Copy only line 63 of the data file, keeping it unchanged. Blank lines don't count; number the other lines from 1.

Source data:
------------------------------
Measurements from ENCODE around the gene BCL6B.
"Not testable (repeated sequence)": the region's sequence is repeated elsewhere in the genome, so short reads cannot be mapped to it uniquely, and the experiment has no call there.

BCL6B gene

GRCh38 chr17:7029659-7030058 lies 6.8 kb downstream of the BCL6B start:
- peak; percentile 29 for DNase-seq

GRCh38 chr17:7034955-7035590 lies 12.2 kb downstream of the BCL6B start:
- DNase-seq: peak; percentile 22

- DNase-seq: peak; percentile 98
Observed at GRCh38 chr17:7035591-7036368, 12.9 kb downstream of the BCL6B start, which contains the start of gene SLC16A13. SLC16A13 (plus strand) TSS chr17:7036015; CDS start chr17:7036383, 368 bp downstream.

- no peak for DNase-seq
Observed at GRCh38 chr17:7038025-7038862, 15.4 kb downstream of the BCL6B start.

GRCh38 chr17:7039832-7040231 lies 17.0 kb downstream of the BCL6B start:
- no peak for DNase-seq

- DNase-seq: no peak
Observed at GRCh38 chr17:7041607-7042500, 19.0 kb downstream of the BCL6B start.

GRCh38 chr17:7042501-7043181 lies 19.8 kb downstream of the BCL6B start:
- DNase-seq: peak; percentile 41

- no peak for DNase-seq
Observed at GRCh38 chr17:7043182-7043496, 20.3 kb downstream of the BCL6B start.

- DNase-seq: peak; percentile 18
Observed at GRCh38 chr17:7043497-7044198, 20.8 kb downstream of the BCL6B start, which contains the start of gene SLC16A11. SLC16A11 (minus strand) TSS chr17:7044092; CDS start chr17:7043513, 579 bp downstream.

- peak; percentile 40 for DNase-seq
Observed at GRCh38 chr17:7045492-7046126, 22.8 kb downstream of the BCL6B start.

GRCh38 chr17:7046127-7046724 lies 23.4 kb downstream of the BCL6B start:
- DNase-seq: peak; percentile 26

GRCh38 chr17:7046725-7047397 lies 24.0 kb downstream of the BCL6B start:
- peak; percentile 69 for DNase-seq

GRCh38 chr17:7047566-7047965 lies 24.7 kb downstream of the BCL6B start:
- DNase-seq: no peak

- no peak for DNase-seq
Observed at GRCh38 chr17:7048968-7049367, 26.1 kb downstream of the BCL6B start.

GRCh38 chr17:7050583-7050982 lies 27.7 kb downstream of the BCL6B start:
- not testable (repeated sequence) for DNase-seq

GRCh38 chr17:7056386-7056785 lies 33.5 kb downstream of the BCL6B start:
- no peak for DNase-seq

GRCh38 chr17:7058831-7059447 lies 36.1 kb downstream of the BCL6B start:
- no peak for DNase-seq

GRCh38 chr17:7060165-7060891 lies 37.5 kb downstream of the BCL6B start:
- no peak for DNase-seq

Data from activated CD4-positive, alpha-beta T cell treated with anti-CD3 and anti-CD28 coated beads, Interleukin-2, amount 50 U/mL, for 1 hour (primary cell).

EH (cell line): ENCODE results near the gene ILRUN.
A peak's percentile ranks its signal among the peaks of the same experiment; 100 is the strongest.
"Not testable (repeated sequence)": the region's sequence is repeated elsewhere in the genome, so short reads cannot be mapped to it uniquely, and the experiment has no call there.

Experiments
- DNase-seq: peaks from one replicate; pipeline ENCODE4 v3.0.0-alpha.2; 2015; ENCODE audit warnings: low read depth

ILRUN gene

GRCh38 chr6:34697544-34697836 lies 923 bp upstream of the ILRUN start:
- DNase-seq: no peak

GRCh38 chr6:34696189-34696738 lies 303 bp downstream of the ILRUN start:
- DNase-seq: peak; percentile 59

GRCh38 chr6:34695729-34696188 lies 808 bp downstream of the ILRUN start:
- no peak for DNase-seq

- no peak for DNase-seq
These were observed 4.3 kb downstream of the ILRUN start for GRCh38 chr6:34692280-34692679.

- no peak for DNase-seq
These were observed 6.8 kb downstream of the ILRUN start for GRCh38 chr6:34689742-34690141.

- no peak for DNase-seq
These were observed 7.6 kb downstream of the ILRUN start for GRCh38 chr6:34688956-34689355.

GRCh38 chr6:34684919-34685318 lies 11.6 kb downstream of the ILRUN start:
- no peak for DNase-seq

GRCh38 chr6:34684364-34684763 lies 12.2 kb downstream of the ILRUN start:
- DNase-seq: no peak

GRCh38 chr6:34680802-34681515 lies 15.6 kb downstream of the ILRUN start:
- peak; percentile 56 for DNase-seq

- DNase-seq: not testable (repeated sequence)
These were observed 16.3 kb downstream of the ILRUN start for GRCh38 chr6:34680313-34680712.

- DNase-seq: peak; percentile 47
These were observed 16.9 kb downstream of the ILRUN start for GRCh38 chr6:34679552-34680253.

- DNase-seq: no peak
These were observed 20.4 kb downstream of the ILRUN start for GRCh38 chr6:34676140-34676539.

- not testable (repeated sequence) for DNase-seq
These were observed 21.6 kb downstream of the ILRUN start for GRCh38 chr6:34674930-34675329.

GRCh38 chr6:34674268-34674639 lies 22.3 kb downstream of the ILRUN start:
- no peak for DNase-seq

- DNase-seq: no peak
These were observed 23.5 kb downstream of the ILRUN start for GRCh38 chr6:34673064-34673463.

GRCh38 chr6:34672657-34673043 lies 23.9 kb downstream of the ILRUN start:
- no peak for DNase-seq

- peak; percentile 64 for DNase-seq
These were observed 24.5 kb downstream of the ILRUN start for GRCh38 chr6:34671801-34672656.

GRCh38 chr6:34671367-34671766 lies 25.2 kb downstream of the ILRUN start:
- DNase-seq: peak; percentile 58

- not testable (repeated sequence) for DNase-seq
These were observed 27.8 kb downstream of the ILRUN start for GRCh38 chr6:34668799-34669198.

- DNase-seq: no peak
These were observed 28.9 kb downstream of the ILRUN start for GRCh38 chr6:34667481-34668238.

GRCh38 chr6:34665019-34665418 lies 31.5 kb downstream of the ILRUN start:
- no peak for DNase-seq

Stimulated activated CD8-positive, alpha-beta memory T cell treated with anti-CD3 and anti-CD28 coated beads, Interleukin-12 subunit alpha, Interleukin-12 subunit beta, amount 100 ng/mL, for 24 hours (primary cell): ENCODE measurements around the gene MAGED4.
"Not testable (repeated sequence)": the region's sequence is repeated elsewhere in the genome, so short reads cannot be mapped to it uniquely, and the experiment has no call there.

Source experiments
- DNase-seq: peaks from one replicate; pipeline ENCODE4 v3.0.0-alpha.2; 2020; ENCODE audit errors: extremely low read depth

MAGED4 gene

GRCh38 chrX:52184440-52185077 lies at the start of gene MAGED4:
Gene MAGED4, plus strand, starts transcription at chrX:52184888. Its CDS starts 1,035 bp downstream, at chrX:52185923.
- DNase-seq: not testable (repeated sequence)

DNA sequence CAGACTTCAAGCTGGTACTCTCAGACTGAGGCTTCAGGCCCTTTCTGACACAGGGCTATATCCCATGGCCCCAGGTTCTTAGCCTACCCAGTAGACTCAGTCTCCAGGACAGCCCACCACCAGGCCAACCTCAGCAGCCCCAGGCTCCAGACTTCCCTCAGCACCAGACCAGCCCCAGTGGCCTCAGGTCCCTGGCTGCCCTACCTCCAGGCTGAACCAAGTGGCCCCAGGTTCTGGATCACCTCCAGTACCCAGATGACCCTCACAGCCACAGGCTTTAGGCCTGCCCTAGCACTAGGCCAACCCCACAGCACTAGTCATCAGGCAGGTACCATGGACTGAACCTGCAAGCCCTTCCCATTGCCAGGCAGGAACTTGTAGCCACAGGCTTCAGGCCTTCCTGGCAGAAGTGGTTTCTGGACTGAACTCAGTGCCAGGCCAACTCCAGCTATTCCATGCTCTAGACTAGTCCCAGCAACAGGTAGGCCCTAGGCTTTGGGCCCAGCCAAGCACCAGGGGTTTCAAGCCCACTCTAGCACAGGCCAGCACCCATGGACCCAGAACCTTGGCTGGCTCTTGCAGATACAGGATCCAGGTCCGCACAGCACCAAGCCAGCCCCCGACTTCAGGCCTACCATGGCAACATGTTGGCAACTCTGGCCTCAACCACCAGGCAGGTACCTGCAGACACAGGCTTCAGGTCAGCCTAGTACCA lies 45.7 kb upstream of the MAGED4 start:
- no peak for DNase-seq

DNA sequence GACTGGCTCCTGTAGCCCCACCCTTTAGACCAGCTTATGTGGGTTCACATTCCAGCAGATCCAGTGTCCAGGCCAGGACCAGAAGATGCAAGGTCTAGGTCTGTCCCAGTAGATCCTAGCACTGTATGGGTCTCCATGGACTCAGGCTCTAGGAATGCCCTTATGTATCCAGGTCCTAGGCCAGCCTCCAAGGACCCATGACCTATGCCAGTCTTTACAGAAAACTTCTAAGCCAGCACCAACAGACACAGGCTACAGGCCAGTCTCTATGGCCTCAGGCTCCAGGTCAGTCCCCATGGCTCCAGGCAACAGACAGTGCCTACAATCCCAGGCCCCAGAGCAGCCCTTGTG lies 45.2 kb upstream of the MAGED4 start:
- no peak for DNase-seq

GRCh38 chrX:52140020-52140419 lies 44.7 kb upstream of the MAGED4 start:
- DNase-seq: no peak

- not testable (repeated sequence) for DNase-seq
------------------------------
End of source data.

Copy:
GRCh38 chr6:34680802-34681515 lies 15.6 kb downstream of the ILRUN start: